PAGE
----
# 3: Polynomial and Rational Functions.

- Page ID
- 13839

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- 3.1: Power Functions
- A power function is a function that is some power of the variable and can be represented in the form f(x)=xⁿ.

- 3.2: Quadratic Functions
- In this section, we will explore the family of 2nd degree polynomials, the quadratic functions. While they share many characteristics of polynomials in general, the calculations involved in working with quadratics is typically a little simpler, which makes them a good place to start our exploration of short run behavior.

- 3.3: Graphs of Polynomial Functions
- In the previous section, we explored the short run behavior of quadratics, a special case of polynomials. In this section, we will explore the short run behavior of polynomials in general.

- 3.4: Factor Theorem and Remainder Theorem
- In this section, we will look at algebraic techniques for finding the zeros of polynomials.

- 3.5: Real Zeros of Polynomials
- n this section, we will learn how to find good candidates to test using synthetic division. In the days before graphing technology was commonplace, mathematicians discovered a lot of clever tricks for determining the likely locations of zeros. Technology has provided a much simpler approach to narrow down potential candidates, but it is not always sufficient by itself.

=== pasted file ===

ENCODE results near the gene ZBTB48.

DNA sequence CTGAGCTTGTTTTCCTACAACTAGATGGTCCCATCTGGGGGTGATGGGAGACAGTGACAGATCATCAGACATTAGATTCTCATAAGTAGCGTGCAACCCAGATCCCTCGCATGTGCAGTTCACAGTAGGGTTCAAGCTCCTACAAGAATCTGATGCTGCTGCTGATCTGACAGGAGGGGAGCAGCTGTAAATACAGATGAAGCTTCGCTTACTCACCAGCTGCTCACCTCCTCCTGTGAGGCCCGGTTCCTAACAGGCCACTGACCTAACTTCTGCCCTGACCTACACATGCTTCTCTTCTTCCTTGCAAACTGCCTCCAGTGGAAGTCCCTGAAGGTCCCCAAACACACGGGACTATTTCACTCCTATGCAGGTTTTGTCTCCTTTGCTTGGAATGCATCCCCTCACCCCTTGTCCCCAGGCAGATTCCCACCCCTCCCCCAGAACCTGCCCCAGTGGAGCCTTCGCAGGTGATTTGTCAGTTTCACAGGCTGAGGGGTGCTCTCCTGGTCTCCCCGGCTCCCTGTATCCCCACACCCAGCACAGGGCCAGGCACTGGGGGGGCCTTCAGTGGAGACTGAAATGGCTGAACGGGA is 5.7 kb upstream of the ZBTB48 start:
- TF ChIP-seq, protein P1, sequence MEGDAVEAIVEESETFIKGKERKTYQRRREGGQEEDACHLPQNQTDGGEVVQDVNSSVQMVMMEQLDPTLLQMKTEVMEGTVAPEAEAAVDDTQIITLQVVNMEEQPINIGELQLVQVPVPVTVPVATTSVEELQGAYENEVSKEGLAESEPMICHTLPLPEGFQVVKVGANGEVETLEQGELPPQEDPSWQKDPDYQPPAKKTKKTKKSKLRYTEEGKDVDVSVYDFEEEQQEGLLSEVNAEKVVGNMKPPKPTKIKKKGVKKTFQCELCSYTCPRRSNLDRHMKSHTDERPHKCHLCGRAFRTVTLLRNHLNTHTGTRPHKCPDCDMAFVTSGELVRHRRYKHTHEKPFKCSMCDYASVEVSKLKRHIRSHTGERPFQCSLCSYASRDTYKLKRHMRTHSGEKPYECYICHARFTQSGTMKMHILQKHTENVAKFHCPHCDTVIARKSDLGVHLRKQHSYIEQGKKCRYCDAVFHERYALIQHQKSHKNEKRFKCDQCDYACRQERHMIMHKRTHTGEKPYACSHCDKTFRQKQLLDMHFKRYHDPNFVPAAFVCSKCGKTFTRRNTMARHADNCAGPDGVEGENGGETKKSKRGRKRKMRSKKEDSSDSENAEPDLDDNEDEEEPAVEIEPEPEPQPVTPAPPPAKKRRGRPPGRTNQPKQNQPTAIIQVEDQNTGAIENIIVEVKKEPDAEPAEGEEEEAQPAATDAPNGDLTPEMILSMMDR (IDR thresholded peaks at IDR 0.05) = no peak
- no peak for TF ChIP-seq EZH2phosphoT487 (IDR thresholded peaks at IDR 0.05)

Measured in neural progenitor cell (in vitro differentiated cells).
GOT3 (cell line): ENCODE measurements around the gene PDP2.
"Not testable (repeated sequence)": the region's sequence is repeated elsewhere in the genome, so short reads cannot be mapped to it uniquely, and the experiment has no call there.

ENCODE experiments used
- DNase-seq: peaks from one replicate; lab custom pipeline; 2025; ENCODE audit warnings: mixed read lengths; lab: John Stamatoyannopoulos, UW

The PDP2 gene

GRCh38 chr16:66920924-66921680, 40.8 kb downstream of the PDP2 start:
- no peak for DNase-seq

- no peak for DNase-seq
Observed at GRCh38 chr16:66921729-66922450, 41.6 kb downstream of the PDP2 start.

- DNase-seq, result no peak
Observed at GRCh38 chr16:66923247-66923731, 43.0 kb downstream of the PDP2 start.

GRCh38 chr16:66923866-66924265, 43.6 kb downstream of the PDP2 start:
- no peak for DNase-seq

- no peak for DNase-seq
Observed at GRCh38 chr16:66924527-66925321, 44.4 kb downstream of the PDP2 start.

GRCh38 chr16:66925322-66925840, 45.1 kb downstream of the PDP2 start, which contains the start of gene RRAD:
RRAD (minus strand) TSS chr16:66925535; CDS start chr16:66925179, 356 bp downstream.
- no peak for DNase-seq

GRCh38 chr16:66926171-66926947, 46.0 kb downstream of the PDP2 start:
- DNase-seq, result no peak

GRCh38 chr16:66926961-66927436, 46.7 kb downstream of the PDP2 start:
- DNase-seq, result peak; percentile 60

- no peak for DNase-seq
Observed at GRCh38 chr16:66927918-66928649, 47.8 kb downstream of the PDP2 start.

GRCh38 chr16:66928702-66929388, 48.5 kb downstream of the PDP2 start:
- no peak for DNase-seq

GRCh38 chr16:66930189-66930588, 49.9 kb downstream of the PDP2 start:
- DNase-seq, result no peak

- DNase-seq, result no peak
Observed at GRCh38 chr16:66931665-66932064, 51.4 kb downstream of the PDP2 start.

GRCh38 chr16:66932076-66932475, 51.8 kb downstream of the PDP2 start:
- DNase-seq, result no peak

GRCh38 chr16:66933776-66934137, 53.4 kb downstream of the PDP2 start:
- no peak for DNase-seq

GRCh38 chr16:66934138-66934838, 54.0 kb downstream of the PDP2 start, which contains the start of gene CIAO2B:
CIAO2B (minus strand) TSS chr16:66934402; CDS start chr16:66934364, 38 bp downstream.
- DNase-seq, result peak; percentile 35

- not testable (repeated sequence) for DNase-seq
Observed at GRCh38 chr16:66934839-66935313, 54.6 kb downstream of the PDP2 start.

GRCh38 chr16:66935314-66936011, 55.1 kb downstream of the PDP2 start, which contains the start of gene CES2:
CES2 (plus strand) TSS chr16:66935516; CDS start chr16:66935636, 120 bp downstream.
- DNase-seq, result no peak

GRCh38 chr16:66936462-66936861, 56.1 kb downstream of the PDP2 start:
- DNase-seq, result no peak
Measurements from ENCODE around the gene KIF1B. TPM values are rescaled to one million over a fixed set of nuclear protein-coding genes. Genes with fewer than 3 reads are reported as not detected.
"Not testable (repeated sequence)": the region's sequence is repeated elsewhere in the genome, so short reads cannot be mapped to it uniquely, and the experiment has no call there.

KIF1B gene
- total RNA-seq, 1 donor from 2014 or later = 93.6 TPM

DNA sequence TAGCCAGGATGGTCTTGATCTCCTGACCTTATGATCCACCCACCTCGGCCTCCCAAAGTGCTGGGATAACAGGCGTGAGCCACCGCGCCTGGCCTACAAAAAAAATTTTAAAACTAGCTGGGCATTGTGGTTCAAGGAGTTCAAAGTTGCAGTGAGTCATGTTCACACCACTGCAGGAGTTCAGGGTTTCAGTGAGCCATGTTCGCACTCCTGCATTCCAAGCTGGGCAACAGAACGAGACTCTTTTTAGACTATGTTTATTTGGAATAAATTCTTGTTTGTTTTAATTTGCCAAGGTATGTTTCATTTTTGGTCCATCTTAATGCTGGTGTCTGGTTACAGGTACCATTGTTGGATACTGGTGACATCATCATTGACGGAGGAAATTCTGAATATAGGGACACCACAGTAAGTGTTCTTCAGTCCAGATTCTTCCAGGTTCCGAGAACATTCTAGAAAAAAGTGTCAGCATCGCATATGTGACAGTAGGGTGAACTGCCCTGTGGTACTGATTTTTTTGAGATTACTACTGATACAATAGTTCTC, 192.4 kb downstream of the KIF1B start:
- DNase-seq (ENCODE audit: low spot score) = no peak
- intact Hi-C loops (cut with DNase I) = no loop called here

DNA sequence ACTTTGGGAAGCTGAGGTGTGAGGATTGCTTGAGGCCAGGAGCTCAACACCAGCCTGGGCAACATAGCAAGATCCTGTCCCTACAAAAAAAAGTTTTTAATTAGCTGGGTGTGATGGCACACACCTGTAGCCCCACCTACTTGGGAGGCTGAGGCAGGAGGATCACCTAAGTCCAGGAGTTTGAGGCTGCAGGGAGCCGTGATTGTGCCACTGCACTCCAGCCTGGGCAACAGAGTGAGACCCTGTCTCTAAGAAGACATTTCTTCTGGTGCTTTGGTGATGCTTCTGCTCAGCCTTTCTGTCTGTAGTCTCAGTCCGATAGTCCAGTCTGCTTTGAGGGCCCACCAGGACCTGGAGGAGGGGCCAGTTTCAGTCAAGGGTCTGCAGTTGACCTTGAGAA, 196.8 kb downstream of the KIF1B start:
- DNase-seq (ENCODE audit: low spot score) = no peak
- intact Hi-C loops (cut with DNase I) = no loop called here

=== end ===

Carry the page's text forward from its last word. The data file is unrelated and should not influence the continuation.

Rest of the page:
- 3.6: Complex Zeros
- When finding the zeros of polynomials, at some point you’re faced with the problem x²=−1 . While there are clearly no real numbers that are solutions to this equation, leaving things there has a certain feel of incompleteness. To address that, we will need utilize the imaginary unit, i .

- 3.7: Rational Functions
- In this section, we explore functions based on power functions with negative integer powers, called rational functions.

- 3.8: Inverses and Radical Functions
- In this section, we will explore the inverses of polynomial and rational functions, and in particular the radical functions that arise in the process.

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